Background: It has been known for nearly 20 years that, in cardiovascular operations, a significant inverse relationship exists between clinical outcomes and the volume of procedures performed. Interestingly, this relationship persists 2 decades after it was recognized. Objective: The purpose of this study was to examine the relationship between hospital volume and in-hospital deaths in 3 cardiovascular procedures: coronary artery bypass grafting, elective repair of abdominal aortic aneurysms, and repair of congenital cardiac defects. Methods: The database includes all patients who were hospitalized in New York State during the years 1990 to 1995. Using standard logistic regression techniques, we analyzed the relationship between hospital volume and outcome. Results: No correlation exists between hospital volume and in-hospital deaths in coronary artery bypass grafting. Statewide, 31 hospitals performed 97,137 operations over the 6-year period (overall mortality rate, 2.75%). By contrast, most of the hospitals statewide (195 of 230 hospitals) performed 9847 elective abdominal aortic aneurysm repairs with an overall mortality rate of 5.5%. In abdominal aortic aneurysm operations, a significant inverse relationship between hospital volume and in-hospital deaths was determined. Sixteen hospitals performed 7199 repairs for congenital cardiac defects. A significant inverse relationship (which was most pronounced for neonates) was found between volume and death. Conclusions: The importance of these findings lies in the rather striking difference between the volume-outcome relationship found for operations for abdominal aortic aneurysms and congenital cardiac defects and the lack of such a relationship for coronary artery bypass grafting. This observation may be largely explained by the quality improvement program in New York State for bypass operations since 1989. If so, these results have important implications for expanding the scope of quality improvement efforts in New York State.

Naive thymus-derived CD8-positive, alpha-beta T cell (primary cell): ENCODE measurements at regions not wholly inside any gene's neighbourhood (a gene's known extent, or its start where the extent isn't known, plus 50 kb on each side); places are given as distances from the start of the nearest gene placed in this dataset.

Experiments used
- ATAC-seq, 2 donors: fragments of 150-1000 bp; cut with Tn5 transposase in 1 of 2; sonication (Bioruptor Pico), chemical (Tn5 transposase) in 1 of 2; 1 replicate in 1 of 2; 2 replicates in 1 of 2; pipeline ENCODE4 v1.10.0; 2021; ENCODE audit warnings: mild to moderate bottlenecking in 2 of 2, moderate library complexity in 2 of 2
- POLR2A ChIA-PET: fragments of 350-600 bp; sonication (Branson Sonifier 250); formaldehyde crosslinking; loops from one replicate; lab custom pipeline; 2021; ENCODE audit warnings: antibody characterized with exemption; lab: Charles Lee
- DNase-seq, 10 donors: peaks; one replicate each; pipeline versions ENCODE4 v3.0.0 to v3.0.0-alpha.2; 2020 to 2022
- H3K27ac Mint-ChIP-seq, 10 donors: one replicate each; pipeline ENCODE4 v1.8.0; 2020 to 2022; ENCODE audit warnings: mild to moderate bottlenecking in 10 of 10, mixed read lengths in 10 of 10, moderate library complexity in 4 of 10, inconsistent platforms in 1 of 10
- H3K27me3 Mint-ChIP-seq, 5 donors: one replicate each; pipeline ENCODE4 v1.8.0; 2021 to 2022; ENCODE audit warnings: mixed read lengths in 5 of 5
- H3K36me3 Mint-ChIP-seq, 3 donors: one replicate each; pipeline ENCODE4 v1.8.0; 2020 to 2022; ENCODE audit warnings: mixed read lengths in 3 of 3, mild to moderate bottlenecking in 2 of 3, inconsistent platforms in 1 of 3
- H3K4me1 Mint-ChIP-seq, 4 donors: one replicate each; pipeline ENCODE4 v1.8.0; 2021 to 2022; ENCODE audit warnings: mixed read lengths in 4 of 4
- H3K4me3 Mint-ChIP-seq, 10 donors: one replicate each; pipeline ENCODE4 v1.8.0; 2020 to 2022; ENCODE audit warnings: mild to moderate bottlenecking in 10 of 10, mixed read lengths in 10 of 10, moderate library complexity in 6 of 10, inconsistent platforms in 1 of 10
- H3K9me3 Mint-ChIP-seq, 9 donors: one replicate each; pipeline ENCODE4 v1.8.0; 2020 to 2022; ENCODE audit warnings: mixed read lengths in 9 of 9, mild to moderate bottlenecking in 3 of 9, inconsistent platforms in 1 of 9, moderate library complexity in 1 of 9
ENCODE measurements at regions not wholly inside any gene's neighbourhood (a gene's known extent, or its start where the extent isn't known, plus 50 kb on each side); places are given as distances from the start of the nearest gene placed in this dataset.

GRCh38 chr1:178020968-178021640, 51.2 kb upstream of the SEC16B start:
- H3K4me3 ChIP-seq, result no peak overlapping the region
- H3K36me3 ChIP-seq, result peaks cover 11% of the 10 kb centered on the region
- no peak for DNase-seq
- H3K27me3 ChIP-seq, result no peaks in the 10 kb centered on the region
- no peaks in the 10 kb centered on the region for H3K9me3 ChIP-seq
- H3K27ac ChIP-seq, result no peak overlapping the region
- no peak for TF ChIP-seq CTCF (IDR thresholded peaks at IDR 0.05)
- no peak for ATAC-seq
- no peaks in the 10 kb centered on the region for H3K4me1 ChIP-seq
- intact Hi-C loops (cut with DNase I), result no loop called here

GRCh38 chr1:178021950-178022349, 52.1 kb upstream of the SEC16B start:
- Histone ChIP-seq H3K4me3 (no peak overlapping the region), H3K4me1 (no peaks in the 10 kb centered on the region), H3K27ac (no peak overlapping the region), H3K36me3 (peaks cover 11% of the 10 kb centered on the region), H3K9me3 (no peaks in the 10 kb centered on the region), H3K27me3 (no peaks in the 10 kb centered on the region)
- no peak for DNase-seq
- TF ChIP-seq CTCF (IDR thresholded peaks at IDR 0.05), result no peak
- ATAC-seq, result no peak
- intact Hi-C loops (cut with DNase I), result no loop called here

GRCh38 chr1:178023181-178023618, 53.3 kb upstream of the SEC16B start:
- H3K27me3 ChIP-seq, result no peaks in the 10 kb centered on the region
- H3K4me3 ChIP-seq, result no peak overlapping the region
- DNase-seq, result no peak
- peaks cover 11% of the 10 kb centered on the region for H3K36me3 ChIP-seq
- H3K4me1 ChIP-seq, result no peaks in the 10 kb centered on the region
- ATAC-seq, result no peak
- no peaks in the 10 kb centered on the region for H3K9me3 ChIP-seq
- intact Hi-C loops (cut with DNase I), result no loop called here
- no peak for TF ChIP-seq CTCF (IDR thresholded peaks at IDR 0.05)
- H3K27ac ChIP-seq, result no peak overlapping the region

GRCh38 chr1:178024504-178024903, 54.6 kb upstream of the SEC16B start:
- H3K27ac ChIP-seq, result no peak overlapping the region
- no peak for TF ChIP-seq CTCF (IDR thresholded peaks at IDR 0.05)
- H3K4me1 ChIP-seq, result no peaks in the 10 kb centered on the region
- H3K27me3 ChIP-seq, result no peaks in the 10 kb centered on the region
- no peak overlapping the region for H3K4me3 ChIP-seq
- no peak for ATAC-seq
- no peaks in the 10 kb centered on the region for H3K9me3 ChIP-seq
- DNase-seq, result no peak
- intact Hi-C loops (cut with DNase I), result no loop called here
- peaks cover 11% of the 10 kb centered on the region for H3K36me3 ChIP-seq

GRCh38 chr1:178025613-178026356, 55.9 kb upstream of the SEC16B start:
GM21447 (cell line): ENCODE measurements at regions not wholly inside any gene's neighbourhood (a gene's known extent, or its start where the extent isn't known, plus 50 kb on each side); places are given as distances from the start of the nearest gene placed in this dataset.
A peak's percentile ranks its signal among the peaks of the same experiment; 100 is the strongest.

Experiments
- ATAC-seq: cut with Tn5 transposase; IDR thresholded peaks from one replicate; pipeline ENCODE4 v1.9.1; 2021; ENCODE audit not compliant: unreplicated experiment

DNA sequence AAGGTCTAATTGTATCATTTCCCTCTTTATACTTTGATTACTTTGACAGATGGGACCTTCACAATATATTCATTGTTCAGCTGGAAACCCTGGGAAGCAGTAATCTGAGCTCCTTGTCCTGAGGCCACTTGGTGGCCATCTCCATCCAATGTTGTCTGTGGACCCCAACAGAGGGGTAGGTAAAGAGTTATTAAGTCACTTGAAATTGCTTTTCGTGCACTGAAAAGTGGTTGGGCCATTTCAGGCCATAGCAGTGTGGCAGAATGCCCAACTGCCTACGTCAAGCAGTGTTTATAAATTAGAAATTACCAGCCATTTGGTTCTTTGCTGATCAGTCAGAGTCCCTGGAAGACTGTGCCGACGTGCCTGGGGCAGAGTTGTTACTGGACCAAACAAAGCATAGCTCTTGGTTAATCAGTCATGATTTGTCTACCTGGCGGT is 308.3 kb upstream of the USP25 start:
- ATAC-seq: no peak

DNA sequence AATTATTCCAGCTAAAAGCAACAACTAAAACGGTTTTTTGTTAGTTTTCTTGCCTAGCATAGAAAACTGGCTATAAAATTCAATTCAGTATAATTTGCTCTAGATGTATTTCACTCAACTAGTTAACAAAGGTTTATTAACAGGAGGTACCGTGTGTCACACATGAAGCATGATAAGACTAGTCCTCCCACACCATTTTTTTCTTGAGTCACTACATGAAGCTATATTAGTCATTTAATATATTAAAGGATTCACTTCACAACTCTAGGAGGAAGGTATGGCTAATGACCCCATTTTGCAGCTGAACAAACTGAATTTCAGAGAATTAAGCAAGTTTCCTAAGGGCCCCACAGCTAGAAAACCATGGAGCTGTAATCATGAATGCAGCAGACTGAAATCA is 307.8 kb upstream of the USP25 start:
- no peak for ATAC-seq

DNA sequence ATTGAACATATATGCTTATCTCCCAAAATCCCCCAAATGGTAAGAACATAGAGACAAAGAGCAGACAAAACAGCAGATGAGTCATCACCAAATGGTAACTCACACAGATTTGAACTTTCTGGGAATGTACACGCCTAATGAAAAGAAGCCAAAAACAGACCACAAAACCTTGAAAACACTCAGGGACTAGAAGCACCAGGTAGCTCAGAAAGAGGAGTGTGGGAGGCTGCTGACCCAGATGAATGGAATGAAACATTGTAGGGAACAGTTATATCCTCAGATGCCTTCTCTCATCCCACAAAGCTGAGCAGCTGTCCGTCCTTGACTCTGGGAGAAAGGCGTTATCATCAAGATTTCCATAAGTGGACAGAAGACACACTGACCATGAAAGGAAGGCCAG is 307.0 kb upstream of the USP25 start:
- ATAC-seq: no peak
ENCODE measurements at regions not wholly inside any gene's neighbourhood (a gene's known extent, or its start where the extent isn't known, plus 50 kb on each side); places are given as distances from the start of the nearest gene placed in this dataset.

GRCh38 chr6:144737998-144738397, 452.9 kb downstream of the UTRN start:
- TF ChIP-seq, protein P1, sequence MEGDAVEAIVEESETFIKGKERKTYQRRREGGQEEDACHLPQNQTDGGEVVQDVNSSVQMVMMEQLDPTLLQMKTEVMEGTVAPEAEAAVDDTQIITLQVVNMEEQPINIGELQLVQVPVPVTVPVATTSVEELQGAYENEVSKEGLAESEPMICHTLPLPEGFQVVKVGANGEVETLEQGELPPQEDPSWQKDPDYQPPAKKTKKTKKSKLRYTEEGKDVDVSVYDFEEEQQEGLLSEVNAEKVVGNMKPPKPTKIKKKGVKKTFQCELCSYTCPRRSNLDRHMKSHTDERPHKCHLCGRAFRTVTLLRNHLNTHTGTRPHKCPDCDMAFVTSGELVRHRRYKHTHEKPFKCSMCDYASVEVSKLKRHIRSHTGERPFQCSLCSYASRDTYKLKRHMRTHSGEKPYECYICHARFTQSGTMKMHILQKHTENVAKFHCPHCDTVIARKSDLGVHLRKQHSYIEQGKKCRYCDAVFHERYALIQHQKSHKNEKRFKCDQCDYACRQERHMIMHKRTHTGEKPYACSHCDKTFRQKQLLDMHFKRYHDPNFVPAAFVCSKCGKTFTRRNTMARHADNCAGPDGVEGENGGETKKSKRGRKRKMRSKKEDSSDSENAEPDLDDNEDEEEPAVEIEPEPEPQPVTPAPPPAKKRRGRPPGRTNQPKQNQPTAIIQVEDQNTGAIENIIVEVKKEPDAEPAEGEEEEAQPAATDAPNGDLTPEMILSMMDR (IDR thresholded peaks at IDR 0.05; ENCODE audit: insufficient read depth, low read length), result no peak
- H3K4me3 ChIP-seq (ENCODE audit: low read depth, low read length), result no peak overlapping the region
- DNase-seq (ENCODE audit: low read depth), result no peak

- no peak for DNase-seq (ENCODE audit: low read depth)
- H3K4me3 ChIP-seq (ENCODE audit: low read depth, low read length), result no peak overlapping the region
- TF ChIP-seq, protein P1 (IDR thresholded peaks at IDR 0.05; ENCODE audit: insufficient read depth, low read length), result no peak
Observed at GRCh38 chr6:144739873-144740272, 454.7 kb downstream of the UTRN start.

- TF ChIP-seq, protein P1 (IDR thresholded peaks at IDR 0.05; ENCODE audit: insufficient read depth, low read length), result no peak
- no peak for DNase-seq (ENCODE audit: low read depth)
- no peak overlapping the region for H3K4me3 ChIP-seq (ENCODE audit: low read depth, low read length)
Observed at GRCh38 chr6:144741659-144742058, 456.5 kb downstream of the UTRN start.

ASJC Scopus subject areas
- Pulmonary and Respiratory Medicine
- Cardiology and Cardiovascular Medicine